While many drinks gain market share through merit and word of mouth, Sprite’s rise to fame is more a story of aggressive marketing and pushiness on the part of its parent company, Coca-Cola. Debuting in the early 1960’s, Sprite was unveiled in the United States to compete against the mainstay lemon-lime drink, 7up.
As Coca-Cola refined its distribution system and gained influence, it used that influence to pressure bottlers to push Sprite rather than 7up. The plan worked beautifully, and in conjunction with very aggressive marketing campaigns that lasted throughout the late 1980’s and the 1990’s, Sprite secured its position as the lemon-lime drink of choice for many regions.
We tried a Sprite the way the rest of America does – straight from a 20oz bottle.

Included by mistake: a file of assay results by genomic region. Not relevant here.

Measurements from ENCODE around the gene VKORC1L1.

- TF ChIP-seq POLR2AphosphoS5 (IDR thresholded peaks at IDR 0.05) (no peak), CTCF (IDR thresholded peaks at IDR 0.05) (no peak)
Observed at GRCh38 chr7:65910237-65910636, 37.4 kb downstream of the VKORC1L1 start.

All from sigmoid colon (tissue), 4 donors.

What can we say? It’s Sprite and the taste is classic. It’s got the citrus taste and the carbonated kick that has come to be expected.
As it relates to other lemon-lime drinks, Sprite has a much crisper taste than other brands, namely 7up. It’s not quite as sweet as 7up. There is a little bit of an artificial taste which 7up doesn’t have.
The colder you can drink it, the better. Also, while we didn’t do it for this review, Sprite mixes really well with other flavors, adding some versatility to the drink that others don’t have.
– Sprite is so ubiquitous that when people want a lemon-lime soda, they often ask for a “sprite” even if the establishment only carries a 7up or other variant.
– It’s interesting to note that many dentists and orthodontists recommend “Sprite” (meaning any lemon-lime soda) for people with certain kinds of braces and tooth implants because it doesn’t have the discoloration/staining potential for teeth that other drinks do.
– As with many other brand-name soft drinks, several variations exist, including Sprite Remix and Sprite Zero.
– Sprite is often given to people with an upset stomach, usually served warm or flat.